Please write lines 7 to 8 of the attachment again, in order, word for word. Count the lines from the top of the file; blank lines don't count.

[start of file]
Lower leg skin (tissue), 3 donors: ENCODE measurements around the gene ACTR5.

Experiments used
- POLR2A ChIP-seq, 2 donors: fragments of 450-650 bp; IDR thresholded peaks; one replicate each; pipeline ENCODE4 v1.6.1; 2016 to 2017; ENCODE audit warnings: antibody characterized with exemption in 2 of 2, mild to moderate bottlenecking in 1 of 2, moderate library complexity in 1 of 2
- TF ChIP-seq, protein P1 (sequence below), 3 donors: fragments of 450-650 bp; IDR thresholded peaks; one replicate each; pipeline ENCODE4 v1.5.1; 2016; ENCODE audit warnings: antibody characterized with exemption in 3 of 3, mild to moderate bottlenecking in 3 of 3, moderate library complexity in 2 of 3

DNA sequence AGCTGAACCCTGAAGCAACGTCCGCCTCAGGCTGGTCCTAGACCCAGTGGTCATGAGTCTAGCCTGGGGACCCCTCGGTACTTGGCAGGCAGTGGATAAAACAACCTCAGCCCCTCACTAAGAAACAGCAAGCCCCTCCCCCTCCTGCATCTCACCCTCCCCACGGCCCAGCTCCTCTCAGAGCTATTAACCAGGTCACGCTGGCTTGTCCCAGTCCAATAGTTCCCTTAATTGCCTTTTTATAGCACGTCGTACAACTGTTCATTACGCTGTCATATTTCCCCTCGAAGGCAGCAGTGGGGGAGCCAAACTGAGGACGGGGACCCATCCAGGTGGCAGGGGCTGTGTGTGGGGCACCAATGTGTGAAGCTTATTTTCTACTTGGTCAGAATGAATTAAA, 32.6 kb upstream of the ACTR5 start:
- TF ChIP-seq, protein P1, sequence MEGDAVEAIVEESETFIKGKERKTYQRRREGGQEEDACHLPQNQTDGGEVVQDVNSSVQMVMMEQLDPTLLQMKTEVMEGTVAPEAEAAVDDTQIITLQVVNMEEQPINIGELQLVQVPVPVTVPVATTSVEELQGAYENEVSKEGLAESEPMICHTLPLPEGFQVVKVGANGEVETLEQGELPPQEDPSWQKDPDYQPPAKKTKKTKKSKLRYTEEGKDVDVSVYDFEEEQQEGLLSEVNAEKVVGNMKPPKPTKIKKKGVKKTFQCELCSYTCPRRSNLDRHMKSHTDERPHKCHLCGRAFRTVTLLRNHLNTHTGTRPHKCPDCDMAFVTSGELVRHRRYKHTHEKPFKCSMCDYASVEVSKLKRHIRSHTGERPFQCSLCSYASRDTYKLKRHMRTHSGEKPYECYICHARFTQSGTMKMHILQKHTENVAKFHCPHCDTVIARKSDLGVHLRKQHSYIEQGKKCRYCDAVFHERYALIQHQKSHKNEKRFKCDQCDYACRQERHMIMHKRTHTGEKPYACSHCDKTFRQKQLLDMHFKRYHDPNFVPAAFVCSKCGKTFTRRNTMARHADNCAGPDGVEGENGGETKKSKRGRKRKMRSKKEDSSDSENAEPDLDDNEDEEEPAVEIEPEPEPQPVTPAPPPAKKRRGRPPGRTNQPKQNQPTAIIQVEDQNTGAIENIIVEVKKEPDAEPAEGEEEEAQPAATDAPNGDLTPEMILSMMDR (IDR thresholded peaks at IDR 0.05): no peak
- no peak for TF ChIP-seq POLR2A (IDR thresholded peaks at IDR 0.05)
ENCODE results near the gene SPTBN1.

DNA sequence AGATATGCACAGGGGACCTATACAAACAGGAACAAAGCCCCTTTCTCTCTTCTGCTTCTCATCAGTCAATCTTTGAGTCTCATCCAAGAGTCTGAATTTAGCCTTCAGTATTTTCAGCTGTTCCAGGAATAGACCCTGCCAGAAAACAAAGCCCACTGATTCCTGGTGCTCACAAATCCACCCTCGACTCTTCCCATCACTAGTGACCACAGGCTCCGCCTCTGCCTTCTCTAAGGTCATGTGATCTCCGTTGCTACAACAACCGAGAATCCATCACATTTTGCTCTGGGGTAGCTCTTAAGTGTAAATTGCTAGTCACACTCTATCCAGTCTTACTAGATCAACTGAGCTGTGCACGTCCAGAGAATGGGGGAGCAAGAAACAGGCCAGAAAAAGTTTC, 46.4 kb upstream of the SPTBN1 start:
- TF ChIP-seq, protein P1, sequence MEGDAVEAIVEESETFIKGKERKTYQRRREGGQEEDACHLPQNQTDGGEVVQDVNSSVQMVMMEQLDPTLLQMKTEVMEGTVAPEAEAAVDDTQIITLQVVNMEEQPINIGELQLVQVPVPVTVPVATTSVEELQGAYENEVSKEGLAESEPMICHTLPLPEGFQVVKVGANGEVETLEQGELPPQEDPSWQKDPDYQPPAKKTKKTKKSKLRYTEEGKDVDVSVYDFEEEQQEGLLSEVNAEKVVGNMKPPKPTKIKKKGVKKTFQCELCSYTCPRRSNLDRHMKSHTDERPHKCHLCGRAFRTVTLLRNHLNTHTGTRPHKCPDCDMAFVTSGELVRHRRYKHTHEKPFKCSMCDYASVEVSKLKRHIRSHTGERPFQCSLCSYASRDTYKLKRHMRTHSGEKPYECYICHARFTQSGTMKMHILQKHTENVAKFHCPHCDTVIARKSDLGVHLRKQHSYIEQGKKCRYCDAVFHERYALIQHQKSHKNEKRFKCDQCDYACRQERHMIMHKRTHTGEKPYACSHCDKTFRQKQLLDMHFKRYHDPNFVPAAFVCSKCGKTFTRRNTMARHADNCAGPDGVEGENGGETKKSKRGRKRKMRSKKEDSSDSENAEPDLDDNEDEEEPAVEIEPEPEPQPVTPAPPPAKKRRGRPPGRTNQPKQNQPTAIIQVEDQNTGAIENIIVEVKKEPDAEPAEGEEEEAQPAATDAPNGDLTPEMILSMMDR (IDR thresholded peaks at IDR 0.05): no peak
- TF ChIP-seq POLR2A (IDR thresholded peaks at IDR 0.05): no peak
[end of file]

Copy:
- no peak for TF ChIP-seq POLR2A (IDR thresholded peaks at IDR 0.05)
ENCODE results near the gene SPTBN1.